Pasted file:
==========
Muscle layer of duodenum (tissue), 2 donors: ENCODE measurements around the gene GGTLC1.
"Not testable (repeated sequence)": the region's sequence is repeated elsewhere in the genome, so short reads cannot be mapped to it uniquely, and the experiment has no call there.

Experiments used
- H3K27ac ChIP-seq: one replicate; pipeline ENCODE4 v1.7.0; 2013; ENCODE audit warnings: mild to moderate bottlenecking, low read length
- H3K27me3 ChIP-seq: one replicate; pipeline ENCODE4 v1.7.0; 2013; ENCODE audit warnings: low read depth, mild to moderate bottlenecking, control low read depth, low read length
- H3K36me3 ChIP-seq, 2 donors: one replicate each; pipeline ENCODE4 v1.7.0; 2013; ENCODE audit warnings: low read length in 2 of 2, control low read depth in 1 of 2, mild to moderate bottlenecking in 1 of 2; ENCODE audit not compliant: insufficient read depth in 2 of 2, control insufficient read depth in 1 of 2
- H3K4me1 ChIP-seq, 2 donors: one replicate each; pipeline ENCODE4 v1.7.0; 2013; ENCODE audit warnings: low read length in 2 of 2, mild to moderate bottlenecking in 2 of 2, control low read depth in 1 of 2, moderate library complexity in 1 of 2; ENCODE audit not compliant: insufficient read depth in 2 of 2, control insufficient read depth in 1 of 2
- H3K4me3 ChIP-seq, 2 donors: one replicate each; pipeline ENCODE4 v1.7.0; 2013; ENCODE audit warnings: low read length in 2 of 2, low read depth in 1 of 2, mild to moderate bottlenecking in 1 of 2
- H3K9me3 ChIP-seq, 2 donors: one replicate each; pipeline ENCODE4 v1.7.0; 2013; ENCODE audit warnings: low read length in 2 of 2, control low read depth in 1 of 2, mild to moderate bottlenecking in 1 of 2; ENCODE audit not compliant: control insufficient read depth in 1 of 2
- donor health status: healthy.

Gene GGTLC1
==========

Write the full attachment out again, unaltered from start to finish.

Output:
Muscle layer of duodenum (tissue), 2 donors: ENCODE measurements around the gene GGTLC1.
"Not testable (repeated sequence)": the region's sequence is repeated elsewhere in the genome, so short reads cannot be mapped to it uniquely, and the experiment has no call there.

Experiments used
- H3K27ac ChIP-seq: one replicate; pipeline ENCODE4 v1.7.0; 2013; ENCODE audit warnings: mild to moderate bottlenecking, low read length
- H3K27me3 ChIP-seq: one replicate; pipeline ENCODE4 v1.7.0; 2013; ENCODE audit warnings: low read depth, mild to moderate bottlenecking, control low read depth, low read length
- H3K36me3 ChIP-seq, 2 donors: one replicate each; pipeline ENCODE4 v1.7.0; 2013; ENCODE audit warnings: low read length in 2 of 2, control low read depth in 1 of 2, mild to moderate bottlenecking in 1 of 2; ENCODE audit not compliant: insufficient read depth in 2 of 2, control insufficient read depth in 1 of 2
- H3K4me1 ChIP-seq, 2 donors: one replicate each; pipeline ENCODE4 v1.7.0; 2013; ENCODE audit warnings: low read length in 2 of 2, mild to moderate bottlenecking in 2 of 2, control low read depth in 1 of 2, moderate library complexity in 1 of 2; ENCODE audit not compliant: insufficient read depth in 2 of 2, control insufficient read depth in 1 of 2
- H3K4me3 ChIP-seq, 2 donors: one replicate each; pipeline ENCODE4 v1.7.0; 2013; ENCODE audit warnings: low read length in 2 of 2, low read depth in 1 of 2, mild to moderate bottlenecking in 1 of 2
- H3K9me3 ChIP-seq, 2 donors: one replicate each; pipeline ENCODE4 v1.7.0; 2013; ENCODE audit warnings: low read length in 2 of 2, control low read depth in 1 of 2, mild to moderate bottlenecking in 1 of 2; ENCODE audit not compliant: control insufficient read depth in 1 of 2
- donor health status: healthy.

Gene GGTLC1